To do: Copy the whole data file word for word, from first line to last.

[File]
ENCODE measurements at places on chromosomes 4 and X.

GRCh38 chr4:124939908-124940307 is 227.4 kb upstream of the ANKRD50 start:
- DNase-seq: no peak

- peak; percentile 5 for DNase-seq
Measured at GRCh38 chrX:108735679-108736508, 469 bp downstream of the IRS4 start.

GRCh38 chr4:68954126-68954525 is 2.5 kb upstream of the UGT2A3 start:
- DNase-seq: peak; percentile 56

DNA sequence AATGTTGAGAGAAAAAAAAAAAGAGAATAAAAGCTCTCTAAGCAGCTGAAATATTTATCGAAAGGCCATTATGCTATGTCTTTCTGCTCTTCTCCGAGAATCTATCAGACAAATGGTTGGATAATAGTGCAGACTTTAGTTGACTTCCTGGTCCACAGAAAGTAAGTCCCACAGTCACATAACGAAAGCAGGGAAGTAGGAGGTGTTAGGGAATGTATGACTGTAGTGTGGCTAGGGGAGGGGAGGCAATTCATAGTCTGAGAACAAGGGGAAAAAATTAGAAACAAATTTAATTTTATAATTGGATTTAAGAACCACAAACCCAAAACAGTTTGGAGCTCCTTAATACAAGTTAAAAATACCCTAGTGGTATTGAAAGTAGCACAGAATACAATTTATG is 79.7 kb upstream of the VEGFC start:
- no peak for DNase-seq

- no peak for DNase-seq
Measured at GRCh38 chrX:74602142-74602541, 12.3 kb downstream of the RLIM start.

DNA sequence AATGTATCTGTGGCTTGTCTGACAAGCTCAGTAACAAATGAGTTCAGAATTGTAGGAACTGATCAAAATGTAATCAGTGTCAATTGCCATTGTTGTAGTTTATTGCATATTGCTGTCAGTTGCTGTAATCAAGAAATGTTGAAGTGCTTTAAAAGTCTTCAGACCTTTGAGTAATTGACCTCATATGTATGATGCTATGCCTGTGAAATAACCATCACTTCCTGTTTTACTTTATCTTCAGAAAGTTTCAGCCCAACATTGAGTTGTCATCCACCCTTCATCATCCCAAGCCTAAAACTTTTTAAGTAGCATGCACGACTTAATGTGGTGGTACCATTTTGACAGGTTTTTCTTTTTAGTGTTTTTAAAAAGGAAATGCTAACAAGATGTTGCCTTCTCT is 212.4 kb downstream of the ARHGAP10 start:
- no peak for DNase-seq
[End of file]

ENCODE measurements at places on chromosomes 4 and X.

GRCh38 chr4:124939908-124940307 is 227.4 kb upstream of the ANKRD50 start:
- DNase-seq: no peak

- peak; percentile 5 for DNase-seq
Measured at GRCh38 chrX:108735679-108736508, 469 bp downstream of the IRS4 start.

GRCh38 chr4:68954126-68954525 is 2.5 kb upstream of the UGT2A3 start:
- DNase-seq: peak; percentile 56

DNA sequence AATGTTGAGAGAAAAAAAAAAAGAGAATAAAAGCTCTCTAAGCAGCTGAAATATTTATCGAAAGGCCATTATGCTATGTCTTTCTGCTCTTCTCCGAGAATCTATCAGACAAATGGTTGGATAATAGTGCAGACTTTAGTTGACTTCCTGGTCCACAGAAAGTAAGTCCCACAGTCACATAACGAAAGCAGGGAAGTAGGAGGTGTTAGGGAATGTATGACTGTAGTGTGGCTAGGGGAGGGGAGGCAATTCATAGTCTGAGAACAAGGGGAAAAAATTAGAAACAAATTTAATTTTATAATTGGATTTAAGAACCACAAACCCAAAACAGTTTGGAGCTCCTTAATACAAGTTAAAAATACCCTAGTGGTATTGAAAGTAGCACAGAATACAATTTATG is 79.7 kb upstream of the VEGFC start:
- no peak for DNase-seq

- no peak for DNase-seq
Measured at GRCh38 chrX:74602142-74602541, 12.3 kb downstream of the RLIM start.

DNA sequence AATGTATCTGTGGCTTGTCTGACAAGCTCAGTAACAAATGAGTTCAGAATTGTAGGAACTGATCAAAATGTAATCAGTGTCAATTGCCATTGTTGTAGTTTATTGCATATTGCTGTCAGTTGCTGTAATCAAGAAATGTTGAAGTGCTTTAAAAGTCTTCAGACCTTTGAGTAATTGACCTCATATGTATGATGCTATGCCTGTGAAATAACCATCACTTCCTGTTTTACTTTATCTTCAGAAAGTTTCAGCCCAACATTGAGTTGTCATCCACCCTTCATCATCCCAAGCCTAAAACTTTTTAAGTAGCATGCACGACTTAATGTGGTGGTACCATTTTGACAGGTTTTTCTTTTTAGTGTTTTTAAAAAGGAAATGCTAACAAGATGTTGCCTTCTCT is 212.4 kb downstream of the ARHGAP10 start:
- no peak for DNase-seq